The UK horseracing sector is now in crisis. Hours before a shutdown of the industry was to be reviewed, four positive tests for equine influenza were returned in vaccinated thoroughbreds at Newmarket.
Estimates put the losses at 2 million sterling per day.
So the latest cases at Simon Crisford’s yard in Newmarket couldn't come at a worse time.
The sport’s governing body has to decide whether racing in Britain will resume on Wednesday following a six-day shutdown.
The quartet of positives takes the total confirmed number of thoroughbreds testing positive for equine flu to ten, after six horses from the Donald McCain yard were found to have contracted the virus.
However, the new cases appear to be unconnected to the McCain positives, since the two trainers' horses have not recently run at the same meeting, giving rise to widespread concern.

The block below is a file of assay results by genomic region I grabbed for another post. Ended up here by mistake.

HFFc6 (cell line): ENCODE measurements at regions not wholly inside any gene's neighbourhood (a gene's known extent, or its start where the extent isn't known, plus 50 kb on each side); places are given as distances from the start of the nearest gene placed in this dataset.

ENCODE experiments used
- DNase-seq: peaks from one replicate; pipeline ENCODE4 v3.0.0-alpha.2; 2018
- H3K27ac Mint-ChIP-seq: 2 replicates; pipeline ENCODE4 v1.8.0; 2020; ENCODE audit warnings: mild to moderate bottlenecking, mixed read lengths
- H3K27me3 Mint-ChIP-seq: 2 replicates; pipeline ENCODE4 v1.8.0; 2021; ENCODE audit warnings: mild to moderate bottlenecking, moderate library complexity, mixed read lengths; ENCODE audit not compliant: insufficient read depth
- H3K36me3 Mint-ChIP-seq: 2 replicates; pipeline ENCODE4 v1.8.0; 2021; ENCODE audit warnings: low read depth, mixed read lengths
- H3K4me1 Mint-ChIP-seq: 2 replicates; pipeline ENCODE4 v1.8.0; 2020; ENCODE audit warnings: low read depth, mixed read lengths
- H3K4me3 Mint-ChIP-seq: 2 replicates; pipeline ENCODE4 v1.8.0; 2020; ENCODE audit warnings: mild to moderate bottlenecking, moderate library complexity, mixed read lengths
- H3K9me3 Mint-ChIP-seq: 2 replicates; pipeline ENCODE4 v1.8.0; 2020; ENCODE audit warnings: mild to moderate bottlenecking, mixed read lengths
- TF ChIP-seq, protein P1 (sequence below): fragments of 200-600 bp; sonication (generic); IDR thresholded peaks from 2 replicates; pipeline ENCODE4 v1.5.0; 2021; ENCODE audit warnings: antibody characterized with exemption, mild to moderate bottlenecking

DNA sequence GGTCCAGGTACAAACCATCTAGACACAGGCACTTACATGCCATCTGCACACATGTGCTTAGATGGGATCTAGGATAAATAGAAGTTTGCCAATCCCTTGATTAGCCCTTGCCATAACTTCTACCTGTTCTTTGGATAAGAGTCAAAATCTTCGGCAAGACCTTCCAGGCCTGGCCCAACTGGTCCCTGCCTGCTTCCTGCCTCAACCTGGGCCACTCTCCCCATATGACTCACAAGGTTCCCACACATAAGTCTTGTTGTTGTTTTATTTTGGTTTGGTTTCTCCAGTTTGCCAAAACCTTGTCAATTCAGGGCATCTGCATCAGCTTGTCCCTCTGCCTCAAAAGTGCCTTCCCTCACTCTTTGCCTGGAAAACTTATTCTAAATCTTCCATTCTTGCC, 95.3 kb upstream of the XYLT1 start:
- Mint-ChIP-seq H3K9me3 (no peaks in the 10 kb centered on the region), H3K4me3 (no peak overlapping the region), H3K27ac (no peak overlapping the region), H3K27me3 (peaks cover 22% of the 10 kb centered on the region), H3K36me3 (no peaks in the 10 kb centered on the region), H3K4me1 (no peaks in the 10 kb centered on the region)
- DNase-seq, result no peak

According to the BHA “This yard is one of the 174 which has been required to undergo testing due to the fact that runners from the stable competed at the fixture at Newcastle on February 5, which had been identified as a potential risk fixture.''
Newmarket is the largest training centre in Britain with around 80 trainers overseeing in the region of 3,000 horses and containment is now key.
The Newmarket community – including licensed trainers, veterinary surgeries, farriers, racing school and all other relevant bodies – are being advised to continue to show increased vigilance in biosecurity.
The latest discovery is a major setback as the industry attempts to prevent the spread of the highly contagious illness.
The virus is generally not thought to be life-threatening, but limits the competitive capability of horses.
An unvaccinated non-thoroughbred horse was put down in Suffolk after developing complications following an outbreak of equine influenza.
All of this is very worrying for personnel involved in any capacity in Ireland or the UK.